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College basketball: Madness and gladness

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By HUBERT MIZELL

© St. Petersburg Times, published February 25, 2000


It's not the expected. Duke figured to struggle this season, after half of Durham defected to the NBA, but Mike Krzyzewski keeps reminding us how magnificently he recruits and coaches. All the ACC is sucking Blue Devils exhaust.

Oh, about the league ... College basketball's historically best conference has fallen to fifth or sixth best, becoming more power-shallow than the Big Ten, SEC, Pac-10 and Big 12. Maybe even the Big East.

It's late February. Time even for distracted Floridians to get cooking in Dick Vitale's kitchen. Around here, it can be difficult to squeeze onto winter's sporting stage. Winter means that by sunup we dip into the high 40s.

Football gripped us through January, especially with Florida State winning a national championship and NFL franchises from Tampa Bay and Jacksonville making it to the Super Bowl doorstep.

We then got busy with Daytona auto racing and Senior PGA play. Baseball is springing to life across the peninsula, with D-Rays upswinging and the Yanks reigning. But we're a week from March. Madness on the way.

There's no better month.

I'm revved for hoops, if not the NBA. Maybe it's just me, but I have trouble finding pros who magnetize my interest. Skills can be dazzling, but something's missing. I check TV schedules but find no NBA show that straps me to a big, leather chair.

Seeing the NBA's best during All-Star Weekend wasn't a grabber. Vince Carter's dunkability is cosmic, but basketball's mega-millionaires are far more dedicated to entertaining each other than playing up to a comparatively threadbare public.

Maybe a massive uptick is coming, in May when NBA playoffs appear. I hear Shaq O'Neal is now making free throws. Still, whether it's Lakers or Trail Blazers or Spurs or Magic or Heat, I can't see myself finding much interest.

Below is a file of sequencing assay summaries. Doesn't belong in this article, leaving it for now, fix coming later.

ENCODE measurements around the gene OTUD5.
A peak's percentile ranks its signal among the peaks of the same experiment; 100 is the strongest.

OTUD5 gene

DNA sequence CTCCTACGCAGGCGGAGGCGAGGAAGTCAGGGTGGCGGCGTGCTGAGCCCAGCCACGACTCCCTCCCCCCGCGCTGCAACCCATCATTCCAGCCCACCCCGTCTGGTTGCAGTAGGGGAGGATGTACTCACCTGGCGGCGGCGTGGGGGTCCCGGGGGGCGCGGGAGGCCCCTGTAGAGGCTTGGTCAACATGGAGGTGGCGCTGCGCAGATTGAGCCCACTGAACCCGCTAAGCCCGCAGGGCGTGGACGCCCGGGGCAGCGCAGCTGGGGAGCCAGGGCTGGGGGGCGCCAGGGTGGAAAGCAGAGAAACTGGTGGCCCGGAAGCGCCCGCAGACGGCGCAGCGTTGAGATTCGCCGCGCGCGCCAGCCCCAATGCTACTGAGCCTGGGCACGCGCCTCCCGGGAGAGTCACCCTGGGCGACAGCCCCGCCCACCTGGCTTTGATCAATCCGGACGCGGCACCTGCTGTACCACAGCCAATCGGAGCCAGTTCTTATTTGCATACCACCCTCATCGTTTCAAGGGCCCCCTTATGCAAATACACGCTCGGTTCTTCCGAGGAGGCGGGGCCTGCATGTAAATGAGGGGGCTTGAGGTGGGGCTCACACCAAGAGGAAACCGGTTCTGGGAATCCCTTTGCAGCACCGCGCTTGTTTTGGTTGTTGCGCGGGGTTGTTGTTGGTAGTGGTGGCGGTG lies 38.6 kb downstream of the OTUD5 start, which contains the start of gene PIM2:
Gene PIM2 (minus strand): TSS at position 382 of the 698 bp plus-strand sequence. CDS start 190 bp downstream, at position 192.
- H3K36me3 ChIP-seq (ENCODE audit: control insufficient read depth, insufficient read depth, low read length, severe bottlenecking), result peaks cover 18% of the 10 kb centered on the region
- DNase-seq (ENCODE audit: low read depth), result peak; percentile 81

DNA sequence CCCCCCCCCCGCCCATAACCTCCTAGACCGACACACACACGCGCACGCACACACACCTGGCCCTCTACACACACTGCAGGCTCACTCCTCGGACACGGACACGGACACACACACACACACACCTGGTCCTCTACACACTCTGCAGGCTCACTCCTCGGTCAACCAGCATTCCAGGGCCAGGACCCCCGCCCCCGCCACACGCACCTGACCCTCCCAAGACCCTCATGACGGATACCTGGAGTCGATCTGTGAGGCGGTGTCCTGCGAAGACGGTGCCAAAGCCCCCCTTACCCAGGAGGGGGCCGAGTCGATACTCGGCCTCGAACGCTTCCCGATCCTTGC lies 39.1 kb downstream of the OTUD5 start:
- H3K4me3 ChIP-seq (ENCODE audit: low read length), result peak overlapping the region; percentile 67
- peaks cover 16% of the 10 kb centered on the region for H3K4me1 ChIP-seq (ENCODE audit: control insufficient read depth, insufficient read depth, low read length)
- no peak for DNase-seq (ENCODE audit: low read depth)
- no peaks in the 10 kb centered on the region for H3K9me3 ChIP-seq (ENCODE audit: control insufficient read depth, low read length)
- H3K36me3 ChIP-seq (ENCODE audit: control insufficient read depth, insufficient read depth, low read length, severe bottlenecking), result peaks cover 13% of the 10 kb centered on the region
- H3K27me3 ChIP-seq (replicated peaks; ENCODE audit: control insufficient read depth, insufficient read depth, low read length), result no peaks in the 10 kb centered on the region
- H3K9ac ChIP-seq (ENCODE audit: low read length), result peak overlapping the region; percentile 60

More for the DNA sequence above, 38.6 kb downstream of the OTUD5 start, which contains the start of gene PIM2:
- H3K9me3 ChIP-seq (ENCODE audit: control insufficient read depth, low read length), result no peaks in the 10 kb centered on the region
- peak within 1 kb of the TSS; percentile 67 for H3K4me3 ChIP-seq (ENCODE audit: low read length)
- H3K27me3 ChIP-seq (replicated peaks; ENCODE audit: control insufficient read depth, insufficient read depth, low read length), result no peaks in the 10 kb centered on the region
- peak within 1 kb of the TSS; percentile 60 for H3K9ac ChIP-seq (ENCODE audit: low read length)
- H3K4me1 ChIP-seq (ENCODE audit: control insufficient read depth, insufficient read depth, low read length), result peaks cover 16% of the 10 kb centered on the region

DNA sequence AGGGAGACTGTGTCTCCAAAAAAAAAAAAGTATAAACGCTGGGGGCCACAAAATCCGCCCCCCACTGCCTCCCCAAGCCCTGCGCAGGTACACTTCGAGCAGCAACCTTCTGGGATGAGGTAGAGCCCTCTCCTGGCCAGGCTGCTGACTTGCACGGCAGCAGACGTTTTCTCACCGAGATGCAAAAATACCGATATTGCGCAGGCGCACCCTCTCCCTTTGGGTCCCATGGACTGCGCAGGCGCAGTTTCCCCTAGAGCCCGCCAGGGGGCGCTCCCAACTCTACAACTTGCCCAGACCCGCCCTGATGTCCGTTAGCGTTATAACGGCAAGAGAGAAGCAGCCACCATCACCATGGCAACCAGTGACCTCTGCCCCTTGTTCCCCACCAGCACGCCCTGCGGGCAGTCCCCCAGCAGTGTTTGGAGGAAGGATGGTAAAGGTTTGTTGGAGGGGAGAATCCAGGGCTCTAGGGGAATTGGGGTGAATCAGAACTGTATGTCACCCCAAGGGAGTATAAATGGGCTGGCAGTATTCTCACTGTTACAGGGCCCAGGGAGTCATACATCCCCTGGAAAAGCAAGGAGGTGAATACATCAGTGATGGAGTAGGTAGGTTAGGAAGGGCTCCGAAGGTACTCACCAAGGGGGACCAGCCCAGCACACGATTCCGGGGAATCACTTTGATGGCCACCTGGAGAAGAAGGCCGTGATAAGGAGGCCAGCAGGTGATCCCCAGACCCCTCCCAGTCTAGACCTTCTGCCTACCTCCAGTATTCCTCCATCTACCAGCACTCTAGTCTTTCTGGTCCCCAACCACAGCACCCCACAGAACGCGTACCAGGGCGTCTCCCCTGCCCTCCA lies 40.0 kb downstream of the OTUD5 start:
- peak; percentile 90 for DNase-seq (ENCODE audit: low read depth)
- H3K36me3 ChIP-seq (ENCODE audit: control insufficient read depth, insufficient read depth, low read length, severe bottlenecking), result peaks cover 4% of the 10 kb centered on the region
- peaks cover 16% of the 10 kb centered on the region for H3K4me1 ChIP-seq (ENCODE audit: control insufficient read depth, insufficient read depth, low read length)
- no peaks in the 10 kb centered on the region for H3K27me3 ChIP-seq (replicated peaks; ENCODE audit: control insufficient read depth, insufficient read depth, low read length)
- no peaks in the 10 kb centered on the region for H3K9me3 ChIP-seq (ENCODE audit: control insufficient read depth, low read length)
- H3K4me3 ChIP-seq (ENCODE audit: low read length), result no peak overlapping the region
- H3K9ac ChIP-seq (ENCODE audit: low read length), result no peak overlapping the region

I have company. TV ratings for NBA games are down 27.8 percent on TNT and 18.6 on NBC. It's more difficult than ever to identify with the pros. For money's worth, the college guys are far superior. I'd sooner see Duke-Stanford play just once than watch Lakers-Blazers every night for a month.

Darrell Armstrong plays with college zeal. He alone can draw me to the Orlando Magic, but our state's most bountiful hoops show is up I-75 where the Florida Gators entertain.

Billy Donovan is a budding Krzyzewski. Florida's coach is a smashing recruiter and his floor skills grow by the week. Seeing today's 21-5 team in Gainesville, it's easy to imagine his Gators being even better.

Twice against Tennessee, they lost in overtime. Each time, Florida had a golden moment to seize, if there had been Duke-like leadership/savvy, but the Florida fellows are still learning how to take tough, tight games by the throat.

Mike Miller hints he may take a leap for the NBA after two UF seasons. Bad idea. He's 6 feet 8, gifted and runs the court with zeal. But he should stick around Gainesville, achieving dean's list grades in Consistency 201 and Clutch 302 before taking on Zo Mourning and Grant Hill.

Donovan's troupe has the look of Sweet 16. Anything less would be a disappointment. If the Gators develop a stud leader, a go-to clutch hero, they could elevate to the NCAA final eight or higher.

South Florida has a shot at Madness. It will take stretch-run splendor, but the possibilities are apparent with Seth Greenberg's gang. Twenty wins should do it. Much work still to be done.

If we're talking basketball bargains, put a red flag on USF. Plenty of good, cheap seats. For the price of an NBA hot dog and soda, hoops consumers get two hours with Greenberg guys who are never boring.

FSU is making less-sufficient headway, even amid ACC drop-offs. But the sum is far richer with Miami. Hurricanes play hard, flashy and especially strong on the road. Two or three more wins should get Leonard Hamilton's team into the NCAA party.

Conference tournaments are just ahead. Enhancing our appetites for NCAA Tournament selections. A year ago, the powers and pretenders were aiming for a Final Four in St. Petersburg. This time it will be Indianapolis.

Good for Duke and top-ranked Stanford, continuing to exhibit basketball excellence at two of the world's strongest academic institutions. Both could make it to sweetness in Indiana.

No team is as athletically endowed as Cincinnati, but the Bearcats were vulnerable when confronted with relentless defense and clutch shooting, like from Bill Cosby's favorites, the Temple Owls.

Still, my Final Four, unashamedly going with the chalk, is Stanford, Duke, Cincinnati and Arizona. Michigan State has a solid shot. Florida has a chance.

Unlike in college football, 64 schools will be granted a tournament go at winding up No. 1. To be decided by three weekends of compelling competition, not some fat-cat-mandated BCS.

America's best sports event.

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